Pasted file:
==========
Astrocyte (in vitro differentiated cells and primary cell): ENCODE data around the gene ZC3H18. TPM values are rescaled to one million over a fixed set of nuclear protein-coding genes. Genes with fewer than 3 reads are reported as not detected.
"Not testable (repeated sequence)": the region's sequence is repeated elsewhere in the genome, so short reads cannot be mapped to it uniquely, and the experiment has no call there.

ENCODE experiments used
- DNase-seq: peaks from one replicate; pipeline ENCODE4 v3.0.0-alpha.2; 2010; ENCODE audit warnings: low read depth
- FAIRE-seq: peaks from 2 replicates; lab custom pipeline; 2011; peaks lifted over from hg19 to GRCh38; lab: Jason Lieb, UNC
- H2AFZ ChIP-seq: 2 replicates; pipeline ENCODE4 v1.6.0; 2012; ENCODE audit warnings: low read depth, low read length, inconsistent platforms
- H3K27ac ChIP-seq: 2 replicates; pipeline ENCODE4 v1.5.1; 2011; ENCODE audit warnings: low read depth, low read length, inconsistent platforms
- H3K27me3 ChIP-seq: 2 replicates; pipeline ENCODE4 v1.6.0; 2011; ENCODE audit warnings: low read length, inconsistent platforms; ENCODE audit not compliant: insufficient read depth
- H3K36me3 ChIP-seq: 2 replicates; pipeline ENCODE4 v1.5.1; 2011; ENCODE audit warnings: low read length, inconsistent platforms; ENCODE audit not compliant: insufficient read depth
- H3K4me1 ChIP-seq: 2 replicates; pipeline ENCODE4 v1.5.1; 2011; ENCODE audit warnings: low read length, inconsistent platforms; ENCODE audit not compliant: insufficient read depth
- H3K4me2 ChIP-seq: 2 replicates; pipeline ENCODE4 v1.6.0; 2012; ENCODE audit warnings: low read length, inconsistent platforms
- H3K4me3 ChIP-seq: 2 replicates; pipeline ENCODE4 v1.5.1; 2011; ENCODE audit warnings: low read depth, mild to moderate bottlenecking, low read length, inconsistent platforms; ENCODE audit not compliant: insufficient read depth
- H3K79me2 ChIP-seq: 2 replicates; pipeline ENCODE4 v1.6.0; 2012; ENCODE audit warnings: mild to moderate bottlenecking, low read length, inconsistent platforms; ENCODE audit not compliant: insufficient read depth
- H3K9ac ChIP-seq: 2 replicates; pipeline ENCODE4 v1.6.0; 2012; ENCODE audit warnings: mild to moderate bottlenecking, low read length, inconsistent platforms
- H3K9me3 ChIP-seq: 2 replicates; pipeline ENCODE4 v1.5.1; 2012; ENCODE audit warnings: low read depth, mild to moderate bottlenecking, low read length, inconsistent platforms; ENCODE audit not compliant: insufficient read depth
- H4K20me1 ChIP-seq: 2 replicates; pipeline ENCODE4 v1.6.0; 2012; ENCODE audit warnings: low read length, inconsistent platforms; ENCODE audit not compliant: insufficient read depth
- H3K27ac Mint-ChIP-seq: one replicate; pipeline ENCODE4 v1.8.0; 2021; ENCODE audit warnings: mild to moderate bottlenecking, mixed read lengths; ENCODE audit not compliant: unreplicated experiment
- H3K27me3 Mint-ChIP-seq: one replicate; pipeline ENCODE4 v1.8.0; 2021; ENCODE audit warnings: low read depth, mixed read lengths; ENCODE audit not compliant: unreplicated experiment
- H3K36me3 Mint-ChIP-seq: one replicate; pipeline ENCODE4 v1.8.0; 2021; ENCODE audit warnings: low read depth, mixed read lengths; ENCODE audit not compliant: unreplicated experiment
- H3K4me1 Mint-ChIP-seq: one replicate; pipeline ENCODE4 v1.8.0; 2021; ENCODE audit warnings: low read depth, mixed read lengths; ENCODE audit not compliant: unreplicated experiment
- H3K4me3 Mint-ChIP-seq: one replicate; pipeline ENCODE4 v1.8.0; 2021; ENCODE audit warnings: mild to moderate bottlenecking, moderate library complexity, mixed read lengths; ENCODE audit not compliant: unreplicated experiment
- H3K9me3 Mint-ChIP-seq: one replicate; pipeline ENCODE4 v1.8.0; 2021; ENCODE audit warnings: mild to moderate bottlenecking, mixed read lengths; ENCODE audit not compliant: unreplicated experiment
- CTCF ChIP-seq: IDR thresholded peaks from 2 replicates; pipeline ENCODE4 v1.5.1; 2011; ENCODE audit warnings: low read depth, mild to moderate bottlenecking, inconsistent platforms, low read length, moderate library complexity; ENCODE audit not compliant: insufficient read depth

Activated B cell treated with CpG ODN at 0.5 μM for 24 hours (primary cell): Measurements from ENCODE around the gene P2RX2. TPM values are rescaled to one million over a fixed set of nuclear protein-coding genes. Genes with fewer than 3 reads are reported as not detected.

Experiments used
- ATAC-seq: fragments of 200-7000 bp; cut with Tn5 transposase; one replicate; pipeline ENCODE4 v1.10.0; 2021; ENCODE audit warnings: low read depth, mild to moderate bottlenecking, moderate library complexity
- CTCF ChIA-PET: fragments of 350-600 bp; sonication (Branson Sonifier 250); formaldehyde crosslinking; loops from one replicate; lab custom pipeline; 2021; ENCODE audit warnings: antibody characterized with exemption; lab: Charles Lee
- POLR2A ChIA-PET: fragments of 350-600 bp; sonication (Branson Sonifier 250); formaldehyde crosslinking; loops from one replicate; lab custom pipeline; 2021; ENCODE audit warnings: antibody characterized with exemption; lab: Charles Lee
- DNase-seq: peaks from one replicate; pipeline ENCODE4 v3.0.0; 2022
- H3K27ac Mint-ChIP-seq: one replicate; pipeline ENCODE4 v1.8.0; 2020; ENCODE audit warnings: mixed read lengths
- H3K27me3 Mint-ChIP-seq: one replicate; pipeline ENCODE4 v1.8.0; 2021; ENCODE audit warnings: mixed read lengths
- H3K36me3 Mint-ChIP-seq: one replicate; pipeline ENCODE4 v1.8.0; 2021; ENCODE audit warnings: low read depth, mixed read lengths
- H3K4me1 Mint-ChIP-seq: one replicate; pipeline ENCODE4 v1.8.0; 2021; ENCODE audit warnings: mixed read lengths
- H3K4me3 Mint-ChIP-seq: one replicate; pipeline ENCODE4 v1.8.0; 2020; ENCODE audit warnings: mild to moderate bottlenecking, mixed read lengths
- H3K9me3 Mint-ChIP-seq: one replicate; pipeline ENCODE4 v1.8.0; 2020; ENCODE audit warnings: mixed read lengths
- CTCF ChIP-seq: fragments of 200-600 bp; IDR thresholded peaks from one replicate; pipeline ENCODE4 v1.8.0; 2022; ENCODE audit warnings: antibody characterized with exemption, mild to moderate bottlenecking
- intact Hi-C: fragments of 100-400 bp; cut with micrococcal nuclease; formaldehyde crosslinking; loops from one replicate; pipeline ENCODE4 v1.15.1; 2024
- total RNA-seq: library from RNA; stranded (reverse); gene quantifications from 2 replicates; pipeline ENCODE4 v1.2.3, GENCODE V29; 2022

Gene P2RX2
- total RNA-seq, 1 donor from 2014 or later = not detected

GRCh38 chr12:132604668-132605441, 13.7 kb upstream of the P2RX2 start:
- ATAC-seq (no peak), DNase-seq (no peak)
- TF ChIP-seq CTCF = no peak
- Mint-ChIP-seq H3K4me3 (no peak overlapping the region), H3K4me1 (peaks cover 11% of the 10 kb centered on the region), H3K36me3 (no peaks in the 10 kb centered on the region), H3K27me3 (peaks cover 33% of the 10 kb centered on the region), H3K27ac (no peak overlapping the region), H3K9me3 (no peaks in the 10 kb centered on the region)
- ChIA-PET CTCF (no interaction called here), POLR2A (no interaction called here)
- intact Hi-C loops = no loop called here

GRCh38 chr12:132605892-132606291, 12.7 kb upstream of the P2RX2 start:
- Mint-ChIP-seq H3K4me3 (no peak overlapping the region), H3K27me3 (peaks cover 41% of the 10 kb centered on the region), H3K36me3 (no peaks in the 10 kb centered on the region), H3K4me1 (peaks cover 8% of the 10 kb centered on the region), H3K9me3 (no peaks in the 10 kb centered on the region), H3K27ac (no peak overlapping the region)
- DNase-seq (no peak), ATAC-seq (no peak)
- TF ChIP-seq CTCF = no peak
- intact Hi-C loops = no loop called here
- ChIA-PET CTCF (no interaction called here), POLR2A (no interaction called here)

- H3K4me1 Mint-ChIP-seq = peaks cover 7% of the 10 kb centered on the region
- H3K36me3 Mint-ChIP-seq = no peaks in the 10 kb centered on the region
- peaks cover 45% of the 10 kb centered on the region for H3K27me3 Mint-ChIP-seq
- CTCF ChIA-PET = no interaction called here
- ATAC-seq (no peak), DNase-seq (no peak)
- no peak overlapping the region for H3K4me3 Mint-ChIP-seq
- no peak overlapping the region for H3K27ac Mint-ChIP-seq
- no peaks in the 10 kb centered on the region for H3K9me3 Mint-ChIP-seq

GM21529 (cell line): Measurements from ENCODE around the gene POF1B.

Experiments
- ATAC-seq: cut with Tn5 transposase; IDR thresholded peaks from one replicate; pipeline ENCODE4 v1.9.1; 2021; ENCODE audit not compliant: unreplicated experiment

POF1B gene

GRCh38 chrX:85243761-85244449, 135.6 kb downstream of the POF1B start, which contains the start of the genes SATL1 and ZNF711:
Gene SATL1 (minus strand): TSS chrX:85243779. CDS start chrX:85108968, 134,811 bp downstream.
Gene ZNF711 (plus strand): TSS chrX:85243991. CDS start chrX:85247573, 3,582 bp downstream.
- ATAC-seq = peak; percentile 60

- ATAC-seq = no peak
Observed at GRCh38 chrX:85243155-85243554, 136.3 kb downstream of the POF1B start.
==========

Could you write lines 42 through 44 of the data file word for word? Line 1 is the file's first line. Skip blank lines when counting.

- ATAC-seq (no peak), DNase-seq (no peak)
- TF ChIP-seq CTCF = no peak
- Mint-ChIP-seq H3K4me3 (no peak overlapping the region), H3K4me1 (peaks cover 11% of the 10 kb centered on the region), H3K36me3 (no peaks in the 10 kb centered on the region), H3K27me3 (peaks cover 33% of the 10 kb centered on the region), H3K27ac (no peak overlapping the region), H3K9me3 (no peaks in the 10 kb centered on the region)